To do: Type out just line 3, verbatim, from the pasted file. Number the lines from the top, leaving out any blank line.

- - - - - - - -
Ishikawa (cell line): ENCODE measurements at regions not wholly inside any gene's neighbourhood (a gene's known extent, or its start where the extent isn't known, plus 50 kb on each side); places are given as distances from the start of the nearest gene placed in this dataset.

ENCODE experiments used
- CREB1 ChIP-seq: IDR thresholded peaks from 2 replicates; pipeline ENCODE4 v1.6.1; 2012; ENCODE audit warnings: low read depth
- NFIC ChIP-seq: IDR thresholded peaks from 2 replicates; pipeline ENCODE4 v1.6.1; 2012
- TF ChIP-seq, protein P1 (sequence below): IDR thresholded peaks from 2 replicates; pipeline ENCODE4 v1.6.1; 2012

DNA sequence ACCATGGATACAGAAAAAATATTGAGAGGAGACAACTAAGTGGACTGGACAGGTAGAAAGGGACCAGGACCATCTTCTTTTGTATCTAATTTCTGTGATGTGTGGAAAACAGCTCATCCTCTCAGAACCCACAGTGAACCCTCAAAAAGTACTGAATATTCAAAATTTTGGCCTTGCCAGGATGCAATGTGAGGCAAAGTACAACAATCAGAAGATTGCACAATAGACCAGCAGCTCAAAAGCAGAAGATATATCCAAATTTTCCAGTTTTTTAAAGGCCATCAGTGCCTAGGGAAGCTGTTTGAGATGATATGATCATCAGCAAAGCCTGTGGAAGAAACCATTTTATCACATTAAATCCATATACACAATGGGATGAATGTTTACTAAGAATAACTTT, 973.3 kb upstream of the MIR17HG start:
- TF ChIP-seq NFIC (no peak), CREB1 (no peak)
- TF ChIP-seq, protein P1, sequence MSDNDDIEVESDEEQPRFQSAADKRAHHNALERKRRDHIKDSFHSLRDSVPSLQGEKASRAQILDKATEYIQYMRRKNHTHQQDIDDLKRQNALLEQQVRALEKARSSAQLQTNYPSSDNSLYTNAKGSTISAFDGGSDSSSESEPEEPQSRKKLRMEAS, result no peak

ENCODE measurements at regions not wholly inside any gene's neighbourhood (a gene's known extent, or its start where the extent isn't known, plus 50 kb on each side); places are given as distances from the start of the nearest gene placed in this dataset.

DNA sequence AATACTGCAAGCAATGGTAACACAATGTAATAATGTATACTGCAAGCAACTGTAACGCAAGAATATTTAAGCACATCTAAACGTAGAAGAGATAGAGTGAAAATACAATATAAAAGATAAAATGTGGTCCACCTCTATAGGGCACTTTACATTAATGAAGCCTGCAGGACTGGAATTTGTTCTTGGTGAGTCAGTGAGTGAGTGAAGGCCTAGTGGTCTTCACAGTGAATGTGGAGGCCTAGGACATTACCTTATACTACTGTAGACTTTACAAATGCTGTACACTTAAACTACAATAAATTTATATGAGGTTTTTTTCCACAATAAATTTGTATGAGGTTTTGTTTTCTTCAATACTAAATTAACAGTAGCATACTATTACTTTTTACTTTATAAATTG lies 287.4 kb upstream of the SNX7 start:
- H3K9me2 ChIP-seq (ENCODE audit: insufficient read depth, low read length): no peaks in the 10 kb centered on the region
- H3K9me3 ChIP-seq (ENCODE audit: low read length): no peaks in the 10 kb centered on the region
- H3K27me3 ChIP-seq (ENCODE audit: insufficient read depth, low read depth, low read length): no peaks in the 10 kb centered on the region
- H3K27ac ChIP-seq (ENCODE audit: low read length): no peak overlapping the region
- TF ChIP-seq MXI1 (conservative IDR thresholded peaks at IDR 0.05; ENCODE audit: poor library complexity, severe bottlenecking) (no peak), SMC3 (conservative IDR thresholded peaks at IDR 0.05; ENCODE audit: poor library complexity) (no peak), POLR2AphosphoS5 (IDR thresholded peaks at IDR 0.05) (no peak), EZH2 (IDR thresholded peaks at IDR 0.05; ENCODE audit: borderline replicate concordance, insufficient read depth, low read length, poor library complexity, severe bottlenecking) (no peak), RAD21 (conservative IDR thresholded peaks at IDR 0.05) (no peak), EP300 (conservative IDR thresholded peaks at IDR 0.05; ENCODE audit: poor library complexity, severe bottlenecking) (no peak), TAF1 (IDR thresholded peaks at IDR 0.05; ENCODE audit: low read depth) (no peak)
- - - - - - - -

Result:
- CREB1 ChIP-seq: IDR thresholded peaks from 2 replicates; pipeline ENCODE4 v1.6.1; 2012; ENCODE audit warnings: low read depth